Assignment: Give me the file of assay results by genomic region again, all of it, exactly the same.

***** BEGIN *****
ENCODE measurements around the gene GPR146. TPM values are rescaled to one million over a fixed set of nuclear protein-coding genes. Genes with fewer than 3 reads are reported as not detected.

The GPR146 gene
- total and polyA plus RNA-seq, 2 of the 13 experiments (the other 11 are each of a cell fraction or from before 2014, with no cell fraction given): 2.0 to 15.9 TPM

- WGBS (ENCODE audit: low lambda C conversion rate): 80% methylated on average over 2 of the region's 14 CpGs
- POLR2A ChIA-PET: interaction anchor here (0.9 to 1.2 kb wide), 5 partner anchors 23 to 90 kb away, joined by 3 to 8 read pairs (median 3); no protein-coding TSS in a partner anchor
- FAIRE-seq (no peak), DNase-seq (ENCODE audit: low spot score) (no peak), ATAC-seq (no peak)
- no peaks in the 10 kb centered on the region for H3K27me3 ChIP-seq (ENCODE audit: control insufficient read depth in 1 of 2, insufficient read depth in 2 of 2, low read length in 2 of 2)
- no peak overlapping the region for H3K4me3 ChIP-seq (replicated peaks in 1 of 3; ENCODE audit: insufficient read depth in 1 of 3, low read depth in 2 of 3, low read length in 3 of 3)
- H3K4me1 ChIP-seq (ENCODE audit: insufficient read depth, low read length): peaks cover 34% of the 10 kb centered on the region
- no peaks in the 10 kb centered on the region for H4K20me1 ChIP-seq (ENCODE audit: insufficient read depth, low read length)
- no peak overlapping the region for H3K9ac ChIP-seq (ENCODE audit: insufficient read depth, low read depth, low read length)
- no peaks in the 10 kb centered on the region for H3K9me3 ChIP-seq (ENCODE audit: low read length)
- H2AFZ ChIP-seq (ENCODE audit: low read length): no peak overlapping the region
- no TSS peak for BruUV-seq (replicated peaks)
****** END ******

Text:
ENCODE measurements around the gene GPR146. TPM values are rescaled to one million over a fixed set of nuclear protein-coding genes. Genes with fewer than 3 reads are reported as not detected.

The GPR146 gene
- total and polyA plus RNA-seq, 2 of the 13 experiments (the other 11 are each of a cell fraction or from before 2014, with no cell fraction given): 2.0 to 15.9 TPM

- WGBS (ENCODE audit: low lambda C conversion rate): 80% methylated on average over 2 of the region's 14 CpGs
- POLR2A ChIA-PET: interaction anchor here (0.9 to 1.2 kb wide), 5 partner anchors 23 to 90 kb away, joined by 3 to 8 read pairs (median 3); no protein-coding TSS in a partner anchor
- FAIRE-seq (no peak), DNase-seq (ENCODE audit: low spot score) (no peak), ATAC-seq (no peak)
- no peaks in the 10 kb centered on the region for H3K27me3 ChIP-seq (ENCODE audit: control insufficient read depth in 1 of 2, insufficient read depth in 2 of 2, low read length in 2 of 2)
- no peak overlapping the region for H3K4me3 ChIP-seq (replicated peaks in 1 of 3; ENCODE audit: insufficient read depth in 1 of 3, low read depth in 2 of 3, low read length in 3 of 3)
- H3K4me1 ChIP-seq (ENCODE audit: insufficient read depth, low read length): peaks cover 34% of the 10 kb centered on the region
- no peaks in the 10 kb centered on the region for H4K20me1 ChIP-seq (ENCODE audit: insufficient read depth, low read length)
- no peak overlapping the region for H3K9ac ChIP-seq (ENCODE audit: insufficient read depth, low read depth, low read length)
- no peaks in the 10 kb centered on the region for H3K9me3 ChIP-seq (ENCODE audit: low read length)
- H2AFZ ChIP-seq (ENCODE audit: low read length): no peak overlapping the region
- no TSS peak for BruUV-seq (replicated peaks)